These certificate programs prepare students for voluntary certification as professional secretaries. Certificate programs typically last 1-2 years and require little more than a high school diploma for admission.
- Prerequisites: High school diploma or GED
- Program Length: One to two years
Professional Secretary Certification
Modern secretary certificate programs address a variety of software packages necessary to organize data in a modern office. Some programs even require students to take courses that lead to individual Microsoft Office Specialist (MOS) certifications in Excel, Word, Outlook, PowerPoint, or Access. Other common coursework includes:
- Office procedures
- Word processing
- Basic accounting
Employment Outlook and Salary Info
The field for secretaries is expected to grow steadily from 2012-2022, according to the U.S. Bureau of Labor Statistic (BLS). The median salary for a secretary was $33,240 as of 2014 (www.bls.gov ), with the highest 10% of secretaries earning in excess of $48,000. Though the traditional field of executive administrative assisting is also expected to grow about as fast as the national average from 2012-2022, growth is expected to be particularly explosive for secretaries in the healthcare field, stated the BLS.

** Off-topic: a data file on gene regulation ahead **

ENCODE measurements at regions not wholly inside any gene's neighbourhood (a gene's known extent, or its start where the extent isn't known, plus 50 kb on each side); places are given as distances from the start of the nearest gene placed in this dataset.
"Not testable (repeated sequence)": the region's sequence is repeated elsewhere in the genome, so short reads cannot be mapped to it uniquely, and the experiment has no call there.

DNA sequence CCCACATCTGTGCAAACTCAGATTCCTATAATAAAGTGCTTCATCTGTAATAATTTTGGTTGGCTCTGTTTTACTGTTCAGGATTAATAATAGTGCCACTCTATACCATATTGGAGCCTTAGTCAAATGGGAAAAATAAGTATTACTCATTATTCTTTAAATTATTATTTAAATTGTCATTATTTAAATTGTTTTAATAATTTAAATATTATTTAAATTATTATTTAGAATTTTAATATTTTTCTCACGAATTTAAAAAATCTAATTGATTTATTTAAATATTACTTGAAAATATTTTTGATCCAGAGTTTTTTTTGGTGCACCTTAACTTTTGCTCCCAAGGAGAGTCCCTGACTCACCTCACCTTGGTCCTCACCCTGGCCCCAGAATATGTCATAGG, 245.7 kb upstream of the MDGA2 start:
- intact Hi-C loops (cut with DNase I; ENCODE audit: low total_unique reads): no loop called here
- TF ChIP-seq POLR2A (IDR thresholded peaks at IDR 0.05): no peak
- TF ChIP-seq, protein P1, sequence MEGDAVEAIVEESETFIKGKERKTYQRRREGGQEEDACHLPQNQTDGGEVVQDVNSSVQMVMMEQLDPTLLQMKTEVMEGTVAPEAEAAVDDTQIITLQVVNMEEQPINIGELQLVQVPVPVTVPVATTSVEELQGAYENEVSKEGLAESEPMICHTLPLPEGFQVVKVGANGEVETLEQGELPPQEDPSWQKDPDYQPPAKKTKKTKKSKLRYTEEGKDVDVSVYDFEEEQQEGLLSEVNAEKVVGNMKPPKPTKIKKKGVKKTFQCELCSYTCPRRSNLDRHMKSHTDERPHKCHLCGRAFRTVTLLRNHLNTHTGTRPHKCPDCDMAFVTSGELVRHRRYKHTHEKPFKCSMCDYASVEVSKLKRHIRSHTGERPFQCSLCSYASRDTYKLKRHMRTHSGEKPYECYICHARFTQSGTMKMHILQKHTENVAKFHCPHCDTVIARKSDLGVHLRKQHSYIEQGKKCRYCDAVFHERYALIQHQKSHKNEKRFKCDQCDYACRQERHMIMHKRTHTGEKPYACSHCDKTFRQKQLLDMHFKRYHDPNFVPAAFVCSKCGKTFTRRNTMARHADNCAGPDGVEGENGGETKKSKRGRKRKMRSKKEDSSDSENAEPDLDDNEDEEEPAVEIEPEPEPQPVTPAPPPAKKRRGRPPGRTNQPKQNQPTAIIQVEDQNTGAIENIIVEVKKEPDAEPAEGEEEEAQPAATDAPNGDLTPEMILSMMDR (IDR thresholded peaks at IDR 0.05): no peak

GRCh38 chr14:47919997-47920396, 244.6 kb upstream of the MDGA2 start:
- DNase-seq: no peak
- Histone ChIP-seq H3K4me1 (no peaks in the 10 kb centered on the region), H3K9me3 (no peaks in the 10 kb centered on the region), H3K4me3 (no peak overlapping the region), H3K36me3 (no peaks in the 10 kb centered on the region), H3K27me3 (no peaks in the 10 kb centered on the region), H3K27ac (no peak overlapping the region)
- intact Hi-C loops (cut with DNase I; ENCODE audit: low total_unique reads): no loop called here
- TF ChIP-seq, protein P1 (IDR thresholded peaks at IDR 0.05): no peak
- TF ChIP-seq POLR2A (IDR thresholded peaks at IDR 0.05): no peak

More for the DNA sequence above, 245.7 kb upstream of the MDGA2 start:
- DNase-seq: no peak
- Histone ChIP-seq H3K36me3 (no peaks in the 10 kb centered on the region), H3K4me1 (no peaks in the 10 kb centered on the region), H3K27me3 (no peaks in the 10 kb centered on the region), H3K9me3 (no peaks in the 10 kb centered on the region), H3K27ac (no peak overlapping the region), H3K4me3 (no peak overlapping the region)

Secretary certificate programs
are only the beginning of demonstrating knowledge in office procedures. Various organizations, such as the International Association of Administrative Professionals (www.iaap-hq.org ), offer industry certification such as the 3-part Certified Professional Secretary (CPS) and 4-part Certified Administrative Professional (CAP) exams.
Secretaries in the legal and medical fields have separate certifications, and they are classified differently by the BLS. Legal secretaries can earn a certification from the National Association of Legal Secretaries (NALS) by passing a 3-part exam on legal procedures as well as written communications, ethics and judgment. Secretaries can also become Certified Legal Secretary Specialists and build their specialized legal knowledge in areas such as business law, civil litigation, and intellectual property. As of 2010, legal secretaries comprised about 7% of the administrative assistant jobs in the U.S. and are expected to grow about as fast as average through 2020 (www.bls.gov ).
Medical secretaries don't have a larger, well-recognized certification body, but students looking to enter this field generally require specialized instruction. Some associate degree programs will emphasize medical terminology or coding, which is intended to augment their regular secretarial training. In 2010, medical secretaries accounted for about 11% of all administrative assistant positions, with many new job opportunities expected to appear over the decade 2010-2020, according to the BLS.